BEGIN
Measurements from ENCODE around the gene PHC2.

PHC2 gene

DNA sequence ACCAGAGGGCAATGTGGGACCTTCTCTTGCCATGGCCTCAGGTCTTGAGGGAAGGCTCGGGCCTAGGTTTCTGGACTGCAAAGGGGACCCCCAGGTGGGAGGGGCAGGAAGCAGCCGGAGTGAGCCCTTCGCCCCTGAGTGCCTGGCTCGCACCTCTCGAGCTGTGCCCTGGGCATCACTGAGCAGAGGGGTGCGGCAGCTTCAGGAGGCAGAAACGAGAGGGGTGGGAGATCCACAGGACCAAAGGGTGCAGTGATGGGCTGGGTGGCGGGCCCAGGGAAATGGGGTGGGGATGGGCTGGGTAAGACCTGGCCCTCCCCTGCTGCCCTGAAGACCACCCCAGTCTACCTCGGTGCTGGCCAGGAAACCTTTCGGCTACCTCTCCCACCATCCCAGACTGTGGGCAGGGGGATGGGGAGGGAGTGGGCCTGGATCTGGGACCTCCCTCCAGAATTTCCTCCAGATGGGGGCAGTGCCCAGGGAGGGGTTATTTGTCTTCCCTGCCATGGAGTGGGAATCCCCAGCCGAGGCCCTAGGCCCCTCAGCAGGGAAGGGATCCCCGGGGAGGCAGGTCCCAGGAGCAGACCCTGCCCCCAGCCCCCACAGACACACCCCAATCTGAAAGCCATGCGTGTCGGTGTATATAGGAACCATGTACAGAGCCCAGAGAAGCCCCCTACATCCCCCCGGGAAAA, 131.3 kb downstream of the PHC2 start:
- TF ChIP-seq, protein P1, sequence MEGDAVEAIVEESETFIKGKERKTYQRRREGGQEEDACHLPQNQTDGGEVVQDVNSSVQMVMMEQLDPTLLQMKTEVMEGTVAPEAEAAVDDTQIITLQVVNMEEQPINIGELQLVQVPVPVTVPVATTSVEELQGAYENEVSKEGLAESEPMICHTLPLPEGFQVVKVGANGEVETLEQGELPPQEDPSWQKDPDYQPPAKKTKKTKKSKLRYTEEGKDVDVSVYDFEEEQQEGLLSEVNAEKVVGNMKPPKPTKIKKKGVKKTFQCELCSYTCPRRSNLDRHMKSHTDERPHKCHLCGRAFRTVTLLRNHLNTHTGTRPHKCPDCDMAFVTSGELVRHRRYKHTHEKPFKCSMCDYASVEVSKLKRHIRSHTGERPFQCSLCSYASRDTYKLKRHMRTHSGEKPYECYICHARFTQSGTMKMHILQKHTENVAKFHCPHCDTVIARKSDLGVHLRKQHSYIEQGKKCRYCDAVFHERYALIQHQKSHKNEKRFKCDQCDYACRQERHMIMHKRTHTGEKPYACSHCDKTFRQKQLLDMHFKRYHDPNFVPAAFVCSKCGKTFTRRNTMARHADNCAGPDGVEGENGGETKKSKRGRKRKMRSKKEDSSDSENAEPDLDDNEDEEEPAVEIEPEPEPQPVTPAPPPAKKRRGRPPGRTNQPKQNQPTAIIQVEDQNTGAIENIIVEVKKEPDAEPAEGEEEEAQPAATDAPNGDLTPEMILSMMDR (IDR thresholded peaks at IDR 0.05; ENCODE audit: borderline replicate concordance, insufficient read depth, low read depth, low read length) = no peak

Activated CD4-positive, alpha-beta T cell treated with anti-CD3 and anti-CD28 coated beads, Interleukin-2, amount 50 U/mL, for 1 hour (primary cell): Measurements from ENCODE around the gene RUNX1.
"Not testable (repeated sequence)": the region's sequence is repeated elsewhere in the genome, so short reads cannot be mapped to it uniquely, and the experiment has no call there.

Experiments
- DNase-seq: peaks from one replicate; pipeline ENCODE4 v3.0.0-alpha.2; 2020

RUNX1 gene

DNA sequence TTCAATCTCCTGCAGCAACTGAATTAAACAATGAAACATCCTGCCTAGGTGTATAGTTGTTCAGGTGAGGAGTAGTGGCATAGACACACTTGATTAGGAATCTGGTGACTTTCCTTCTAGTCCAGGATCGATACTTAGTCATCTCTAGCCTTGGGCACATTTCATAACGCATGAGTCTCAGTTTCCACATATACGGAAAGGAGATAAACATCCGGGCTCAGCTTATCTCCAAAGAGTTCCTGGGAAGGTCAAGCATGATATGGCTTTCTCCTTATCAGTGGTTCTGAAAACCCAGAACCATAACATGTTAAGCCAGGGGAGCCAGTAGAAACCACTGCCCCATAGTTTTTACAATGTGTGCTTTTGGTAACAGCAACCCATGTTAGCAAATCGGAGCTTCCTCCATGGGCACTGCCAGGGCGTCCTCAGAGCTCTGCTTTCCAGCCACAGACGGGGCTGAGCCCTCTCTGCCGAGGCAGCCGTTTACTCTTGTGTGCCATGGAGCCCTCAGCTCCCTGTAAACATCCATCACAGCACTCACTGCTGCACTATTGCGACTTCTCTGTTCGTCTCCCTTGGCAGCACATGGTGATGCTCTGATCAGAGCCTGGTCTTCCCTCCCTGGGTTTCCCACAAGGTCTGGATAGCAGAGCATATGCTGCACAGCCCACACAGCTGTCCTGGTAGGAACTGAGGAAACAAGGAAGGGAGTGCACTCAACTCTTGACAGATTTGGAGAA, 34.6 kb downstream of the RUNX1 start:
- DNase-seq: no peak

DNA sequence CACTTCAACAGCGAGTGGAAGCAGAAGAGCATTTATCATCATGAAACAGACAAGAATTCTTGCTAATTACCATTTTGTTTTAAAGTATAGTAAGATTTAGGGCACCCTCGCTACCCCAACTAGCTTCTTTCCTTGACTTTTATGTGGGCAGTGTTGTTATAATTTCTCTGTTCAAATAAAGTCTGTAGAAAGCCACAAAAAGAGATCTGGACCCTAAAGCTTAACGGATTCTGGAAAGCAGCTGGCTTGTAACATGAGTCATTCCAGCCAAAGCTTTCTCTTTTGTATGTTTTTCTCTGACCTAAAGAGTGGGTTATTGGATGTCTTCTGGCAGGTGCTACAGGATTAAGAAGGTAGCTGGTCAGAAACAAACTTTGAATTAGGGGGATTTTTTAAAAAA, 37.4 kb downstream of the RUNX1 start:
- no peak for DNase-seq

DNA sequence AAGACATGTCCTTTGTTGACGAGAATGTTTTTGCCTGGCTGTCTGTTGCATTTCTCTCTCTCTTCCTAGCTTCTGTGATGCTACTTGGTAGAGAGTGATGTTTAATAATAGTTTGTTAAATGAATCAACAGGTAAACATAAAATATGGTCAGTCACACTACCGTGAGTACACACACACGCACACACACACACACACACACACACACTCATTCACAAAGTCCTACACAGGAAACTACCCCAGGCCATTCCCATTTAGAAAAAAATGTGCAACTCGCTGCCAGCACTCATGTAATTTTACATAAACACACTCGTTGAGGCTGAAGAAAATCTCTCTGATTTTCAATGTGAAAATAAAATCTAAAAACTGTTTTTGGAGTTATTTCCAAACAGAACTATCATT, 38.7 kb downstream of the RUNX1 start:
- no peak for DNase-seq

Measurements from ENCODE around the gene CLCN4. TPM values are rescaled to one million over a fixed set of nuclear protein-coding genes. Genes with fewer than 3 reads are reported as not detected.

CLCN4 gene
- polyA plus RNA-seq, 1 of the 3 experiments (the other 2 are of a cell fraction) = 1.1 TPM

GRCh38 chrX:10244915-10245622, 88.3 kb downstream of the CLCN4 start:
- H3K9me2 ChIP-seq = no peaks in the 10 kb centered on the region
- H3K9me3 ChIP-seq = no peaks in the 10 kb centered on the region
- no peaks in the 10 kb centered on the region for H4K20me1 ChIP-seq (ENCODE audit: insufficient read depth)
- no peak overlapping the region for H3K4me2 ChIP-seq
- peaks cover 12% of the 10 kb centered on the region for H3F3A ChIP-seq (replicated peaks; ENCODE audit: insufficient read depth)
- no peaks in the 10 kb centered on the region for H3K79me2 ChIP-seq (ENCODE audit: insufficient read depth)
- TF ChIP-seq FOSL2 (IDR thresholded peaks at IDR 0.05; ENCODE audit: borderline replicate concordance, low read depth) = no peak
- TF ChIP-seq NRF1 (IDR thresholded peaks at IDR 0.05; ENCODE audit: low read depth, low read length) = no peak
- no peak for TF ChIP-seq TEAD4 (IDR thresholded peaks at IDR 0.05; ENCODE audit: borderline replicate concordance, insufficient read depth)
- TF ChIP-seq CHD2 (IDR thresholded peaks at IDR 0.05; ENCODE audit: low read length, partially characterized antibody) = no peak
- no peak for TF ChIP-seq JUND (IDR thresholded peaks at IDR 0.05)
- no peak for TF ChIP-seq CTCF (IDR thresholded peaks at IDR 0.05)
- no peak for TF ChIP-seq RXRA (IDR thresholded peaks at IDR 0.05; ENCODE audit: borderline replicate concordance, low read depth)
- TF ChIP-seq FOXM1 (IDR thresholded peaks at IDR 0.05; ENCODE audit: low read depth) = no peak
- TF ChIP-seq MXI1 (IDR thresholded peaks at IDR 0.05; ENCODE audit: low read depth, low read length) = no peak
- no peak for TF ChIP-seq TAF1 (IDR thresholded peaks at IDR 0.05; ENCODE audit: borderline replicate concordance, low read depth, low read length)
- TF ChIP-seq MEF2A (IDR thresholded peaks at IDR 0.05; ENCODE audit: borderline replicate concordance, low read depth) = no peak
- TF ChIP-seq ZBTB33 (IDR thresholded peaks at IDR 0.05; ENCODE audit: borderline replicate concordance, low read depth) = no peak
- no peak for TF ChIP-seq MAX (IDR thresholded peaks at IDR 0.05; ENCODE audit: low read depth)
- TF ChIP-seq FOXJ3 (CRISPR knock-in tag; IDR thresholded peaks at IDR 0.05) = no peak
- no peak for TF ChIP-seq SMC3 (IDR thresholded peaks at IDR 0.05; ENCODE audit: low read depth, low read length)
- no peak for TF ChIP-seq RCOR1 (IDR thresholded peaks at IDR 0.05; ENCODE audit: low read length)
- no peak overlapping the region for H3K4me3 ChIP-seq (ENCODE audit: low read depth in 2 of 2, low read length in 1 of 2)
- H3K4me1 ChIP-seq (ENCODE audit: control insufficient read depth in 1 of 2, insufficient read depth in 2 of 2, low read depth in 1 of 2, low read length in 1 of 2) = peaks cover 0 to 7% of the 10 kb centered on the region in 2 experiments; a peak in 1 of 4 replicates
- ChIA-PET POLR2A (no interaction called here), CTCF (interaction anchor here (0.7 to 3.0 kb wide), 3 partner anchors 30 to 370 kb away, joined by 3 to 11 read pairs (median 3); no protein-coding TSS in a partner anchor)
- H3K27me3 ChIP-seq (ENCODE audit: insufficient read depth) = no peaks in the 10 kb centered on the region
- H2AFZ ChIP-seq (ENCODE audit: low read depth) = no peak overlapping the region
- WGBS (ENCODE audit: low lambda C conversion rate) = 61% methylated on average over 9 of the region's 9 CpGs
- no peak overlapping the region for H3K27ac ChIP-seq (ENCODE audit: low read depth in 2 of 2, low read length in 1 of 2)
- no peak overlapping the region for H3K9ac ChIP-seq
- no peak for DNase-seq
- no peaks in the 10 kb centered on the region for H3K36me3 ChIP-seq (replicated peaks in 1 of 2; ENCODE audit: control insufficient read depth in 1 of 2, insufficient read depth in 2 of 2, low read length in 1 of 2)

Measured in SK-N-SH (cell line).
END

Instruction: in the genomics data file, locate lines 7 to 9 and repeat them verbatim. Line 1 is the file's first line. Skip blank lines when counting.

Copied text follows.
Experiments
- DNase-seq: peaks from one replicate; pipeline ENCODE4 v3.0.0-alpha.2; 2020

RUNX1 gene